On 8 December, European Court of Human Rights judges will give their judgement in a case that stretches back to events in 1930s Germany.
Althoff and Others v. Germany (no. 5631/05)
The case concerns a property made up of plots of land of approximately 4,000 sq. m located in Babelsberg-Potsdam, near Berlin, on the territory of the former German Democratic Republic (GDR).
The dispute is between the German State, which succeeded to the rights of the heirs of the original Jewish owners of the land, and the applicants, who are the heirs of a shopkeeper who bought the property from a Berlin-based company which had acquired it in 1939 under the National Socialist regime. The land was expropriated at the time of the GDR and became ‘people’s property.’
The daughter of the original owner, who had emigrated to the United States, subsequently brought proceedings concerning the loss of the disputed property. In 1980 the US Foreign Claims Settlement Commission acknowledged that she was entitled to compensation.
Following German reunification, in 1990, the land was transferred to the Office for special reunification-related questions. At the same time the applicants filed a claim for the restitution of the property. In 1992, as part of post-reunification efforts to settle property claims concerning land in Germany, the Federal Republic of Germany (FRG) and the United States signed the German-US Agreement on the settlement of certain property claims, which provided for the settlement of all restitution claims lodged no later than 31 December 1992.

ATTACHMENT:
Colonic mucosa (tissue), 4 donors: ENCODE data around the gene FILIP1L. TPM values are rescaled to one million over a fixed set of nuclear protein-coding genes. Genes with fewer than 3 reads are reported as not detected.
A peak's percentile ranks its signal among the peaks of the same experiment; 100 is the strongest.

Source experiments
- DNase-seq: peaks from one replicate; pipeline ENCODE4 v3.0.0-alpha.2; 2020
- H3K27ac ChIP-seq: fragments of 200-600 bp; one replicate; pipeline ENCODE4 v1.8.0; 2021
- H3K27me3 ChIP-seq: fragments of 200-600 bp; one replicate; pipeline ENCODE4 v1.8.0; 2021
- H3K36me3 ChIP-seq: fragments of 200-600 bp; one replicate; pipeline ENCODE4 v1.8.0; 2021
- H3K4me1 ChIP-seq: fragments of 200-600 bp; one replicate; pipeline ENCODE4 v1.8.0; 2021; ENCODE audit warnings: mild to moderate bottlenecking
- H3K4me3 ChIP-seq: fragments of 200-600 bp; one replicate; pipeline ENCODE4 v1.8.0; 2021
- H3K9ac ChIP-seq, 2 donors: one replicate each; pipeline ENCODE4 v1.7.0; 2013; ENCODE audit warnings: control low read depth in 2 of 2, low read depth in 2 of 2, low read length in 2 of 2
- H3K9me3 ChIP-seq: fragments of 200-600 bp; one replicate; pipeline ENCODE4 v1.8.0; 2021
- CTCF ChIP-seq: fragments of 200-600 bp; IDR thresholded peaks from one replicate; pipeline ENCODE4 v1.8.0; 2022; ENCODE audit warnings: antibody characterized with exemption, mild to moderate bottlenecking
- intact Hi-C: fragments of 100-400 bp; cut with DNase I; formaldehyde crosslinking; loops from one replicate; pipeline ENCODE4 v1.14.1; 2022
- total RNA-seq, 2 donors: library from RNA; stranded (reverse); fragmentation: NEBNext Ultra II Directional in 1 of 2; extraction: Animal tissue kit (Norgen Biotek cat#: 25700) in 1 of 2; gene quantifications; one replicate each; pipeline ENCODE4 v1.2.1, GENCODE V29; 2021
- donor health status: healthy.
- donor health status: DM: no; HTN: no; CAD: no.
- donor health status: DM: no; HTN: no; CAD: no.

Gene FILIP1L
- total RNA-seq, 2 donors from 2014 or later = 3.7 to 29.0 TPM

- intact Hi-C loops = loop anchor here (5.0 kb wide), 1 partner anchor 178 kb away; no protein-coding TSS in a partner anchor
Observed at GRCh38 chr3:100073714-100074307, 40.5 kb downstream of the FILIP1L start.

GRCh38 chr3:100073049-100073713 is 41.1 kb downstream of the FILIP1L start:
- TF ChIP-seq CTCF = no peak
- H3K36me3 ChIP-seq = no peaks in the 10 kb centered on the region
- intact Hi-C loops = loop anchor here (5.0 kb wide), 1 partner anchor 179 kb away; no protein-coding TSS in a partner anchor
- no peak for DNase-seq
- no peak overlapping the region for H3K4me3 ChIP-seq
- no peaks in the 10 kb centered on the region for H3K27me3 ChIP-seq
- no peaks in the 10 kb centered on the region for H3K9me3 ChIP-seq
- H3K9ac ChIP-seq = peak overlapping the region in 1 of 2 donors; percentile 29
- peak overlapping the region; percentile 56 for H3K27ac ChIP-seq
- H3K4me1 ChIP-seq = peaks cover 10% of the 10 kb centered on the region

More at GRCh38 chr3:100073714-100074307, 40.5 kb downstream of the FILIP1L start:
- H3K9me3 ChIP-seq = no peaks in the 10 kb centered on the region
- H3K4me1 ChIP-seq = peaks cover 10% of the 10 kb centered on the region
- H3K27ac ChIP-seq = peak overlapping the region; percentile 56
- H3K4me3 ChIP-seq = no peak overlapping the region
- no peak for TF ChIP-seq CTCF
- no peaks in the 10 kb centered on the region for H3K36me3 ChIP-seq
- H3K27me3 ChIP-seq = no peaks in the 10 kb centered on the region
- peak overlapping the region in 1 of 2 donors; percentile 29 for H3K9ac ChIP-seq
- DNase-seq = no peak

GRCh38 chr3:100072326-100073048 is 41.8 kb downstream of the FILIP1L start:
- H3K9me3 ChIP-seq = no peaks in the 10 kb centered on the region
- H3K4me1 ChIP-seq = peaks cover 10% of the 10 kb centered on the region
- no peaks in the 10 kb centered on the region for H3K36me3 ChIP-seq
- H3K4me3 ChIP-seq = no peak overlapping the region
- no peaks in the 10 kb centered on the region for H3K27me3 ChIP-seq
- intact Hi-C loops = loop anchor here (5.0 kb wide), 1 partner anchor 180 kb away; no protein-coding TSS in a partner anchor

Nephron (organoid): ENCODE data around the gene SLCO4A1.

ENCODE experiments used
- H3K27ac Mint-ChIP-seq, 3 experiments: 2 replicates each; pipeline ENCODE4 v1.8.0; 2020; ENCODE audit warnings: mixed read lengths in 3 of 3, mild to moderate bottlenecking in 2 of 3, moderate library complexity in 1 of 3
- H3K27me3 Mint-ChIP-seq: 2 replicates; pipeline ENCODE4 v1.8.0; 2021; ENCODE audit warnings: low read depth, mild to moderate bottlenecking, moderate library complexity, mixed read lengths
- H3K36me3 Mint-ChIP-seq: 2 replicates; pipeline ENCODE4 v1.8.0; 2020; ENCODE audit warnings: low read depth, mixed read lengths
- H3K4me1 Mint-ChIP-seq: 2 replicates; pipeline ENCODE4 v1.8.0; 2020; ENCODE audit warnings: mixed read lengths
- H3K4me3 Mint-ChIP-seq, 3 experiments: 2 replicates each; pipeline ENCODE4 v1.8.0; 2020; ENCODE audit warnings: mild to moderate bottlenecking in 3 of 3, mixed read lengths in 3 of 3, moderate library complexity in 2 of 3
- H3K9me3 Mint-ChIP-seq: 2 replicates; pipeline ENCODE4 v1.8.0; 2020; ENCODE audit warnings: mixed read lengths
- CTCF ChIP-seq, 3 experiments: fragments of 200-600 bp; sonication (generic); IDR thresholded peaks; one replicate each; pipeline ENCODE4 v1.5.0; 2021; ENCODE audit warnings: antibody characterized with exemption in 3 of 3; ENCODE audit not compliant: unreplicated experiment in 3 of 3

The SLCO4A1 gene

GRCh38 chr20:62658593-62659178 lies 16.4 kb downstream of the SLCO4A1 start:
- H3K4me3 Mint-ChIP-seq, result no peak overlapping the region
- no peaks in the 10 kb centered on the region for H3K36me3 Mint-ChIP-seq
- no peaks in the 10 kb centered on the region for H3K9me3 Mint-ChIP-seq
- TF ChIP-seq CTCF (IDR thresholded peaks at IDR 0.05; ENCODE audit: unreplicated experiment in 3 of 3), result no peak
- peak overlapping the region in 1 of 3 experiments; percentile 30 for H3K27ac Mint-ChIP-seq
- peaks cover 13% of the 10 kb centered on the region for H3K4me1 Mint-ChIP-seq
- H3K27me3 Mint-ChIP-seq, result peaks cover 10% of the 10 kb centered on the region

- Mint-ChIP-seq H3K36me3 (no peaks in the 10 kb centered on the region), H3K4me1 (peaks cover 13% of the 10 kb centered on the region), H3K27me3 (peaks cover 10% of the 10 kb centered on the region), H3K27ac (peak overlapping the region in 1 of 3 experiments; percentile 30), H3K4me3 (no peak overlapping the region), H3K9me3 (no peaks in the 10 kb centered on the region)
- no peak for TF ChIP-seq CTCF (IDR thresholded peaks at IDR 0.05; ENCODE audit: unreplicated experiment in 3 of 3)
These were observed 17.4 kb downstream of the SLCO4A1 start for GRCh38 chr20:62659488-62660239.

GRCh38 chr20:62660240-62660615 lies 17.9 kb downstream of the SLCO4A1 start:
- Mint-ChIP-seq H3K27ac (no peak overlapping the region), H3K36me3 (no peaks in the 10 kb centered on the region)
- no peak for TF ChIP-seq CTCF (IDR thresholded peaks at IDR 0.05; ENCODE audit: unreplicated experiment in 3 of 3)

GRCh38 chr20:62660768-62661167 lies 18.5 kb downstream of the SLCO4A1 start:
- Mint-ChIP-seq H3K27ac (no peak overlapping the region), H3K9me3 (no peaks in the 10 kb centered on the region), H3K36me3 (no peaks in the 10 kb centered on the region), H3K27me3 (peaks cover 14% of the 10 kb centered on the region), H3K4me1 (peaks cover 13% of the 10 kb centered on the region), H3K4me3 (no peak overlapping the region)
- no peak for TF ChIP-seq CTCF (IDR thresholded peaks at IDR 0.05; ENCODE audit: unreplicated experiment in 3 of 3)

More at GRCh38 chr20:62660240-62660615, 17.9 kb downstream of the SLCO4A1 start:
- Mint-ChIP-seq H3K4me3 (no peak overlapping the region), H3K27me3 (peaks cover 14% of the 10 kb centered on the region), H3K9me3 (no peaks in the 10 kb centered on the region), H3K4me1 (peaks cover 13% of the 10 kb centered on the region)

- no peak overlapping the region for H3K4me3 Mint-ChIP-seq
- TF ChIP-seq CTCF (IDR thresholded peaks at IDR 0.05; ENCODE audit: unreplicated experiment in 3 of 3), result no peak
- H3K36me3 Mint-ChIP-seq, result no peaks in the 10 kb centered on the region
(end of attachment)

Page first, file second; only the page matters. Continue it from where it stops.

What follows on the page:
In October 1998 the Property Rights Clarification Act retrospectively amended the Property Act, providing that the time-limit for the filing of restitution claims did not apply to the FRG. Relying on Article 1 of Protocol No. 1, the applicants contend that the Property Act as amended in 1998 and its application by the domestic courts infringed their right to the peaceful enjoyment of their possessions.